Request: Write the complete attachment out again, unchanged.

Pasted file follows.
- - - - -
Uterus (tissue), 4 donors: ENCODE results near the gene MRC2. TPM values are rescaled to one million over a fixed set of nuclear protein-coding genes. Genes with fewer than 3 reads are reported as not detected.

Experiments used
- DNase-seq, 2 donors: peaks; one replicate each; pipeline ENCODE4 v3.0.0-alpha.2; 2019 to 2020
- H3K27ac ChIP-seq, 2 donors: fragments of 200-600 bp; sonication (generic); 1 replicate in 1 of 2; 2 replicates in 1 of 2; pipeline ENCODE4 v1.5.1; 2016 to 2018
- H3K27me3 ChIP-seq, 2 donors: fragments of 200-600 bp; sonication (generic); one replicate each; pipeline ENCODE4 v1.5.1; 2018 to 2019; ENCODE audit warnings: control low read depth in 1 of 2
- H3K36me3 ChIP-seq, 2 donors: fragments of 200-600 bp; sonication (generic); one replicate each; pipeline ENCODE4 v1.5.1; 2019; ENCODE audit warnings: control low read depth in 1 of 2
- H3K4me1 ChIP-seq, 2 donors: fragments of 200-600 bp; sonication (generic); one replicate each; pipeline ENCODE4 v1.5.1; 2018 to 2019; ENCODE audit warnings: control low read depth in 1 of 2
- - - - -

Uterus (tissue), 4 donors: ENCODE results near the gene MRC2. TPM values are rescaled to one million over a fixed set of nuclear protein-coding genes. Genes with fewer than 3 reads are reported as not detected.

Experiments used
- DNase-seq, 2 donors: peaks; one replicate each; pipeline ENCODE4 v3.0.0-alpha.2; 2019 to 2020
- H3K27ac ChIP-seq, 2 donors: fragments of 200-600 bp; sonication (generic); 1 replicate in 1 of 2; 2 replicates in 1 of 2; pipeline ENCODE4 v1.5.1; 2016 to 2018
- H3K27me3 ChIP-seq, 2 donors: fragments of 200-600 bp; sonication (generic); one replicate each; pipeline ENCODE4 v1.5.1; 2018 to 2019; ENCODE audit warnings: control low read depth in 1 of 2
- H3K36me3 ChIP-seq, 2 donors: fragments of 200-600 bp; sonication (generic); one replicate each; pipeline ENCODE4 v1.5.1; 2019; ENCODE audit warnings: control low read depth in 1 of 2
- H3K4me1 ChIP-seq, 2 donors: fragments of 200-600 bp; sonication (generic); one replicate each; pipeline ENCODE4 v1.5.1; 2018 to 2019; ENCODE audit warnings: control low read depth in 1 of 2